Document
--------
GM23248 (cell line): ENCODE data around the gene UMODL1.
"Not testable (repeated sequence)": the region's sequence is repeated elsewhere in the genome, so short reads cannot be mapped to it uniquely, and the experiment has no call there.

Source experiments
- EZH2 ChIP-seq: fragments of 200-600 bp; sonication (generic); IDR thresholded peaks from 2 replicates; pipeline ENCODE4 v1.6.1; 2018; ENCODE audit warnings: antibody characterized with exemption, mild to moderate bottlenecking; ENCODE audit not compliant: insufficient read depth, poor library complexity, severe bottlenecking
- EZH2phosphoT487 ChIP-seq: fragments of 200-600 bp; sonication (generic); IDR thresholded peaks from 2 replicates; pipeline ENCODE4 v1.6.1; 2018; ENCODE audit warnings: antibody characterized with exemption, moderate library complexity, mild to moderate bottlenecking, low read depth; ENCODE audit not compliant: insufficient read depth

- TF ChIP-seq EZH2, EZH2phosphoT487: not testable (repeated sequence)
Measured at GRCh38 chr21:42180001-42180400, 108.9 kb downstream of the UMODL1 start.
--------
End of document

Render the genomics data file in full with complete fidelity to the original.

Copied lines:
GM23248 (cell line): ENCODE data around the gene UMODL1.
"Not testable (repeated sequence)": the region's sequence is repeated elsewhere in the genome, so short reads cannot be mapped to it uniquely, and the experiment has no call there.

Source experiments
- EZH2 ChIP-seq: fragments of 200-600 bp; sonication (generic); IDR thresholded peaks from 2 replicates; pipeline ENCODE4 v1.6.1; 2018; ENCODE audit warnings: antibody characterized with exemption, mild to moderate bottlenecking; ENCODE audit not compliant: insufficient read depth, poor library complexity, severe bottlenecking
- EZH2phosphoT487 ChIP-seq: fragments of 200-600 bp; sonication (generic); IDR thresholded peaks from 2 replicates; pipeline ENCODE4 v1.6.1; 2018; ENCODE audit warnings: antibody characterized with exemption, moderate library complexity, mild to moderate bottlenecking, low read depth; ENCODE audit not compliant: insufficient read depth

- TF ChIP-seq EZH2, EZH2phosphoT487: not testable (repeated sequence)
Measured at GRCh38 chr21:42180001-42180400, 108.9 kb downstream of the UMODL1 start.